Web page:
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World stocks, euro rise as debt worries ease

LONDON - World markets rose and the euro strengthened Monday in the wake of the announcement of a eurozone aid plan for Greece, which the debt-ridden country followed up by planning a new bond issue.

LONDON - World markets rose and the euro strengthened Monday in the wake of the announcement of a eurozone aid plan for Greece, which the debt-ridden country followed up by planning a new bond issue.

The 16-country common currency has been the main beneficiary of the deal announced at an EU summit last week, with stocks gains more modest and Greek borrowing rates slow to show a rapid improvement.

The euro was at $1.3495 in European morning trade Monday, up from $1.3401 late Friday in New York. On Thursday it had hit a 10-month low below $1.33.

Britain's FTSE 100 benchmark index was up 0.4 per cent at 5,725.97, Germany's DAX rose 0.7 per cent to 6,163.78 and France's CAC-40 up 0.5 per cent at 4,008.70.

After gains in Asia, Wall Street was also expected to gain on the open. Dow industrials futures were up 0.3 per cent at 10,850.00 while Standard & Poor's 500 futures gained 0.6 per cent at 1,169.80.

"Last week's agreement on an aid package to Greece helped return a semblance of confidence to markets and the euro," said Mitul Kotecha, analyst at Credit Agricole CIB.

He warned, however, that the plan does not signal the all clear, noting that Portugal - another country with troubled finances - saw a downgrade.

"Further austerity measures, fiscal issues in other EU countries - as reflected in Portugal's ratings downgrade - and the negative impact on growth that all of this implies, suggest that Europe and the euro will be plagued by various problems for some time yet," he said.

The aid plan for Greece entails bilateral loans from willing eurozone nations - with part of it from the International Monetary Fund - but only as a last resort, if Greece is unable to raise money on markets. No money is being made available to Greece now, and analysts warn that because the bailout loans would come at market rates, the effectiveness of such a plan is unclear.

Such details were not lost on investors, who remained skeptical of Greek debt as an investment.

The interest rate gap, or spread, between Greek 10-year bonds and equivalent German issues - a key indicator of market trust - hovered at 306 basis points Monday morning, almost unchanged from the 305 basis points on Friday. The spread narrowed from 330 points in the wake of Thursday's aid announcement, but is still too high for Greece to raise cash over the longer term.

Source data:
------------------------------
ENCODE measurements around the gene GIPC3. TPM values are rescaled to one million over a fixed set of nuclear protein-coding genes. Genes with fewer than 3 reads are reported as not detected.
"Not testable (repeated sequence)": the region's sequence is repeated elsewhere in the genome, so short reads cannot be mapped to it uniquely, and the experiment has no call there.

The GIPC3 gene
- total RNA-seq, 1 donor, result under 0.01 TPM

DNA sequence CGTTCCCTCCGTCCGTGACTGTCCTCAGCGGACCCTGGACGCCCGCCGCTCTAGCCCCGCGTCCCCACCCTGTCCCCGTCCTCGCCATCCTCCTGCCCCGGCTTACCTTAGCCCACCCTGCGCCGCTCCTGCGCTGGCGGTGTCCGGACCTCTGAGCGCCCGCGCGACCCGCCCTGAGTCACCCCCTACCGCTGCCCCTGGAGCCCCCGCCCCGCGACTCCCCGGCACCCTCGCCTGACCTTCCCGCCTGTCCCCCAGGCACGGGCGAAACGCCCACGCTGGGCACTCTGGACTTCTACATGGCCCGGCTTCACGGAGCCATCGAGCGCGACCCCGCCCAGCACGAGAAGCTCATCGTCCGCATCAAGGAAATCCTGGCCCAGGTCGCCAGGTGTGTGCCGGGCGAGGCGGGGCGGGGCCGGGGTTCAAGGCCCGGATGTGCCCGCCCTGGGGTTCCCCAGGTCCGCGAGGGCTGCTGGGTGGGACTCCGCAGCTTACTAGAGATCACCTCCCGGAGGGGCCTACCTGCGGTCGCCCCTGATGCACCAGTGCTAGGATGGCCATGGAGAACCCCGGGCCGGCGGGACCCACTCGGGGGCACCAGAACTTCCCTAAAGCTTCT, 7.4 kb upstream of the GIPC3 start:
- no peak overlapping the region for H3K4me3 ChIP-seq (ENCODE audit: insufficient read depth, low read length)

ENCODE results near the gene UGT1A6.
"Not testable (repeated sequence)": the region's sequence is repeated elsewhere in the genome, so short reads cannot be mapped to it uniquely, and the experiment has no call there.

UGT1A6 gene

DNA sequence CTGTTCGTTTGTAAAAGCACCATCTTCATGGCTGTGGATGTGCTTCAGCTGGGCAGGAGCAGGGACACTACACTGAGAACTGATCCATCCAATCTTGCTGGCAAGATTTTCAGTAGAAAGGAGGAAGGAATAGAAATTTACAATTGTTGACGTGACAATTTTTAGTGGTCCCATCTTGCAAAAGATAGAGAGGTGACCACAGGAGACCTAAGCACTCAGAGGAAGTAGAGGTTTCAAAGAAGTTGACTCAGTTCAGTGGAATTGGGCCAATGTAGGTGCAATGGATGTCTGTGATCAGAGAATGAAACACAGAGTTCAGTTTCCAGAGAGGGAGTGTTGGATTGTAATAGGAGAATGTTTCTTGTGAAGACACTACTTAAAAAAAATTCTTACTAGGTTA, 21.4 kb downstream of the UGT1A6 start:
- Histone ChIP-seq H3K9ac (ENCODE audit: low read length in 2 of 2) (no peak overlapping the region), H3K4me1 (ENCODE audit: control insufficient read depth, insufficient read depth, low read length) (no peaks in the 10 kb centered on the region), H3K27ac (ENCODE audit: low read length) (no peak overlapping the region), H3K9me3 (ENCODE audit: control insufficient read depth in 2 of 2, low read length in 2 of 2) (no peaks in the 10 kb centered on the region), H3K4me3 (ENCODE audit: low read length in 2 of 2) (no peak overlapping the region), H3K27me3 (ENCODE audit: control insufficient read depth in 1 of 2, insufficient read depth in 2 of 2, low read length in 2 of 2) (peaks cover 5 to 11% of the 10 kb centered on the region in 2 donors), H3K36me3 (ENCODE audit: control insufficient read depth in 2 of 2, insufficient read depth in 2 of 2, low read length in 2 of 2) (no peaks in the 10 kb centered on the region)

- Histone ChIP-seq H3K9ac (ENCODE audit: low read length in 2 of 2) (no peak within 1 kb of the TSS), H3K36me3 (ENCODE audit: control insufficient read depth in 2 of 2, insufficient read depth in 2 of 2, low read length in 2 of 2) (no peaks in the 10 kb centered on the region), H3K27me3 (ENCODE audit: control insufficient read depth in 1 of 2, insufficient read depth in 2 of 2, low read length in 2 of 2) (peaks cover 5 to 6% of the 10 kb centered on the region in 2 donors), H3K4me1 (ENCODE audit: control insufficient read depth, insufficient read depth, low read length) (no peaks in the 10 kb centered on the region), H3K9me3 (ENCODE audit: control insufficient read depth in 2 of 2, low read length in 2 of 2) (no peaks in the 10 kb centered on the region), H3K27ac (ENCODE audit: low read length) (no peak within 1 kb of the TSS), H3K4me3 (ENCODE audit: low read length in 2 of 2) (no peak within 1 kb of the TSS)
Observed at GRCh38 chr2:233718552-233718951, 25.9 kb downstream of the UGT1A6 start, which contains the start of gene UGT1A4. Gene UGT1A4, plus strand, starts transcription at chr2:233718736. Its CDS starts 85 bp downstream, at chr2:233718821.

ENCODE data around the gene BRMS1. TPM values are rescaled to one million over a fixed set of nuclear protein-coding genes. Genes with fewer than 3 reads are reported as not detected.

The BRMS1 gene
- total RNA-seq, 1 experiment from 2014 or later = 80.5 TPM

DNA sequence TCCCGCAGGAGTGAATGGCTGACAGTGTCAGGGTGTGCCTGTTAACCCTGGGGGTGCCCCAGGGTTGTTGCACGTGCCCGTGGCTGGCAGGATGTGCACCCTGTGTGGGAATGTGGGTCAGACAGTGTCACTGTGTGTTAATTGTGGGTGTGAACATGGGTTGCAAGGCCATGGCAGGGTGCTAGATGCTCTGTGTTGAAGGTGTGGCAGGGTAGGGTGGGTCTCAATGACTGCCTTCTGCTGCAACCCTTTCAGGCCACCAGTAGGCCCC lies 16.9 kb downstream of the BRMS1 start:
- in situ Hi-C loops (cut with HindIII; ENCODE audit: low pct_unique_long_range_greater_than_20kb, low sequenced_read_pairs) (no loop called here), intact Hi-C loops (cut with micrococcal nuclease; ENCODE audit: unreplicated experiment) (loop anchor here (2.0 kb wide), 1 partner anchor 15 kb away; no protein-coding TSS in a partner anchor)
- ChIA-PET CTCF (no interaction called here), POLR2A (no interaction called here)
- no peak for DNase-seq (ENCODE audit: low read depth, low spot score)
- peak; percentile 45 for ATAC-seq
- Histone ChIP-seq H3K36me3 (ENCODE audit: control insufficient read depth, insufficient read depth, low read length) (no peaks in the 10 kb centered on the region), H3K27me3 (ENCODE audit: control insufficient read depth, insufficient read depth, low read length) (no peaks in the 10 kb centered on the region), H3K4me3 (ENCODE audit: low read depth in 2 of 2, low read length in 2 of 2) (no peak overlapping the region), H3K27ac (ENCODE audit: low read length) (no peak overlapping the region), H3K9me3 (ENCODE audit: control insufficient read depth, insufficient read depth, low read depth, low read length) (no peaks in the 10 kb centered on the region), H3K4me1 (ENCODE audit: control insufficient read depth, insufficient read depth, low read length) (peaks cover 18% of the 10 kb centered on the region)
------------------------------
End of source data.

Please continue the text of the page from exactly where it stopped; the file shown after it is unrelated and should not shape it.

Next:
Greece said Monday that it will issue 7-year bonds, but declined to give a size for the offering or a precise date. It needs to raise about euro20 billion ($27 billion) by the end of April and the interest rate negotiated will be crucial. Borrowing at higher rates will keep its finances under strain, neutralizing any positive effects from its painful spending cuts.

Meanwhile, economic indicators were mostly positive in Europe, with a European Commission survey showing business and consumer confidence improved in March, suggesting the recovery has not yet stalled.

In Asia, stock markets mostly rose as stronger earnings from Chinese companies helped buoy sentiment.

Chinese shares led the region after mega lender China Construction Bank and refiner Sinopec reported robust profits for 2009, supporting optimism about the world's third-largest economy and an engine for part of Asia's growth since the recession.

The Shanghai index jumped 2 per cent to 3,122.15 and Hong Kong's Hang Seng rose 0.8 per cent to 21,217.44. Markets in Taiwan, Australia and India also gained.

Japanese and South Korean markets were modestly lower. Japan's benchmark Nikkei 225 stock average was down 0.3 per cent at 10,963.78. Japan's government said retail sales were higher for the second month in a row in February, rising 4.2 per cent. In January, sales were up 2.3 per cent.

But sales at larger retailers, including supermarkets and department stores, fell during the month.

The dollar rose to 92.51 yen from 92.35 yen.

The benchmark oil contract rose 78 cents to $80.78 a barrel.